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Rupert Murdoch longs for ‘real black President’

Rupert Murdoch in 2013. (William West/AFP/Getty Images)

In 2007, a freshman senator from Illinois named Barack Obama seemed like he might mount a run for the White House. But when fellow Democratic senator Joe Biden offered backhanded praise of Obama, calling him “articulate,” some wondered: Was Obama, the son of a black father and a white mother, black enough to win the hearts of African Americans?

“As much as his biracial identity has helped Obama build a sizable following in middle America, it’s also opened a gap for others to question his authenticity as a black man,” future MacArthur genius Ta-Nehisi Coates wrote for Time. “In calling Obama the ‘first mainstream African-American who is articulate and bright and clean and a nice-looking guy,’ the implication was that the black people who are regularly seen by whites — or at least those who aspire to the highest office in the land — are none of these things. But give Biden credit — at least he acknowledged Obama’s identity.”

Well into Obama’s second term, questions about his blackness have faded into the background somewhat. After all, Obama isn’t running again. But late Wednesday, a challenge to the president’s racial authenticity came from a man not known for opining on identity politics: conservative News Corp. executive chairman Rupert Murdoch.

Murdoch’s comments came in a tweet praising Republican presidential candidate Ben Carson and his wife Candy — both of whom are black.

“Ben and Candy Carson terrific,” Murdoch wrote. “What about a real black President who can properly address the racial divide? And much else.”

Murdoch, while praising Carson’s mettle, appeared to dismiss his candidacy earlier this year.

“Wonderful character, up from Detroit ghetto, sadly seems political naif,” he tweeted in March.

In recent weeks, however, Murdoch seemed to be coming around to the good doctor from the Motor City. On Aug. 30: “Ben Carson polling. So character DOES count. His life story should make every American optimistic.” On Sept. 2: “Latest Iowa poll has Carson level with Trump. America land of hope versus fear.”

But if Murdoch intended to bring support to Carson’s cause, he failed. Instead, the tweet brought a social media scolding.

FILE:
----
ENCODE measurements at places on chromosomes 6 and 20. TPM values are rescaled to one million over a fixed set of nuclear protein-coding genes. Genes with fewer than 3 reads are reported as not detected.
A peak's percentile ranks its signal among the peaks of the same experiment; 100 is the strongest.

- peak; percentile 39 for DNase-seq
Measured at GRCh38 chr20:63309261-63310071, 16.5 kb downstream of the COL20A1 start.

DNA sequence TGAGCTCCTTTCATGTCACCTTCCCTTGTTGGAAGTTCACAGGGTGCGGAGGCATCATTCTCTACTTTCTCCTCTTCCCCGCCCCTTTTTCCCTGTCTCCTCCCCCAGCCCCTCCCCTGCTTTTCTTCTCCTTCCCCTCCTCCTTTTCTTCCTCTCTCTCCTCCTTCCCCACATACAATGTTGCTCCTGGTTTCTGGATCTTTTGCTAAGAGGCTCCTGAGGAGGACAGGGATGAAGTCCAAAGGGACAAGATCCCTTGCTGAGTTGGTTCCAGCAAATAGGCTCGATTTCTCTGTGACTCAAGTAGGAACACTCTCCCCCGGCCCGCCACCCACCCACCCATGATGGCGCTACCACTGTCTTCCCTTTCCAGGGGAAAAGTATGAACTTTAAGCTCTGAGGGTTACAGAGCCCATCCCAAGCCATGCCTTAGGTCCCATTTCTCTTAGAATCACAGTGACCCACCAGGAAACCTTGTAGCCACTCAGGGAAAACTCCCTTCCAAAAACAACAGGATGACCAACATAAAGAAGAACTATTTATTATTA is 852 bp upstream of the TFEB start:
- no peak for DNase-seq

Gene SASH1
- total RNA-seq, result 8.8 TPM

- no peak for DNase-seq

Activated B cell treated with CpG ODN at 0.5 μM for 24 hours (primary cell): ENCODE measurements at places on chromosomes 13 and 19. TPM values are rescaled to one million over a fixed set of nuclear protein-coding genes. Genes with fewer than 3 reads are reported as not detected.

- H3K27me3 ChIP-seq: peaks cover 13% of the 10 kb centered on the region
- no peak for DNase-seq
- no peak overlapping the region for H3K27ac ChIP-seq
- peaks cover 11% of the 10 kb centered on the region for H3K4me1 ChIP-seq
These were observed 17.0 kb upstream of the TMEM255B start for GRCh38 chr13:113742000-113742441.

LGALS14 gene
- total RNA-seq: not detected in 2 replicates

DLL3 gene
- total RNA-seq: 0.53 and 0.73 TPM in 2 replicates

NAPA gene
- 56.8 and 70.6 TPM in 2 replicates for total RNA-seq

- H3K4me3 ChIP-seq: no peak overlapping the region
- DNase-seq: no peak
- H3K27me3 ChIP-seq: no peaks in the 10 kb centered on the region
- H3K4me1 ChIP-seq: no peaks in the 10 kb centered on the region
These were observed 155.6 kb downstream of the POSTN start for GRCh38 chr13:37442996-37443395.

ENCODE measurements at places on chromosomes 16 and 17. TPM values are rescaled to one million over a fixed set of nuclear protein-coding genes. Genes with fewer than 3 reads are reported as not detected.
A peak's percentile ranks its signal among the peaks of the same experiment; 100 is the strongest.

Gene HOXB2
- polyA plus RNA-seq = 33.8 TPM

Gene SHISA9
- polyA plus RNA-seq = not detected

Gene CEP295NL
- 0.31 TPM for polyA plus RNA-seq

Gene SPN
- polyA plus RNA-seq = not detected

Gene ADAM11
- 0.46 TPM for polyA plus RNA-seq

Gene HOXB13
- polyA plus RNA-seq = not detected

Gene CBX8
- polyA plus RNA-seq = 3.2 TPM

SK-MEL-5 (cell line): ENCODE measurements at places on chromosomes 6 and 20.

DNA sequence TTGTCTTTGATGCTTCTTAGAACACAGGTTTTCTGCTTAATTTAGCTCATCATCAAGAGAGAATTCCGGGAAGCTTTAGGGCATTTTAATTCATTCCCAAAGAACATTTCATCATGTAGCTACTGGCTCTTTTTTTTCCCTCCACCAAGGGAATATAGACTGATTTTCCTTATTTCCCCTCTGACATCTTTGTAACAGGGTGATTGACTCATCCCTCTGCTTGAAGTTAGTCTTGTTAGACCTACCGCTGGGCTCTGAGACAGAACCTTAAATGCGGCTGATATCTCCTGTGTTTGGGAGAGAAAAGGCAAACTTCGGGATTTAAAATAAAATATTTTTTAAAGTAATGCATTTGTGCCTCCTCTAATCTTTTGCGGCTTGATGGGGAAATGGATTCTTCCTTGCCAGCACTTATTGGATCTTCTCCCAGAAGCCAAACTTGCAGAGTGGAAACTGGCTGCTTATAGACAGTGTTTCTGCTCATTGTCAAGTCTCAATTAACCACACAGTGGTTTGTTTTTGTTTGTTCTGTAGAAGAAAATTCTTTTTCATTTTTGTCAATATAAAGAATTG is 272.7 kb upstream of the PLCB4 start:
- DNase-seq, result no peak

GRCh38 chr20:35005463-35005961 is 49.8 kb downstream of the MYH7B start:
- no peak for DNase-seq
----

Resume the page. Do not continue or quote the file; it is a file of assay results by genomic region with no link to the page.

“Rupert Murdoch, much less FOX Noise has ZERO credibility to part their lips & say anything about the US Black lives they regularly demonize,” blogger Monica Roberts wrote.

“I only listen to authoritative voices on black identity, like Rupert Murdoch,” NBC reporter Ronan Farrow wrote.

As outrage bloomed, Murdoch offered a source. “Read New York magazine for minority community disappointment with POTUS,” he tweeted.

This led readers to a recent piece by Jennifer Senior at New York magazine: “The Paradox of the First Black President.”

“The price that Obama has had to pay — and, more important, that African-Americans have had to pay — is one of caution, moderation, and at times compromised policies: The first black president could do only so much, and say only so much, on behalf of other African-Americans,” she wrote. “That is the bittersweet irony of the first black presidency.”

In a message to The Washington Post, Senior offered comment on her place in Murdoch’s bibliography.

“He didn’t read the story,” she wrote . “A) If he did, and that’s the conclusion he drew, Heaven help us all. B) That tweet was part of an extended series, which, when read together, make up a love sonnet to Ben Carson.”

Murdoch’s comments also offered a bit of a grammatical puzzle. Was he implying Obama isn’t a real black president, or that Obama isn’t a real black president? Put another way, was the conservative media mogul saying that Obama wasn’t really the president at all?

“Murdoch, the conservative media scion and occasional Twitter user, is obviously not a fan of the sitting president, but it was revealed Wednesday night he apparently isn’t totally convinced that Barack Obama is the ‘real’ President,” Elliott Hannon wrote at Slate.

Hours later, Murdoch tweeted an apology.

This post has been updated.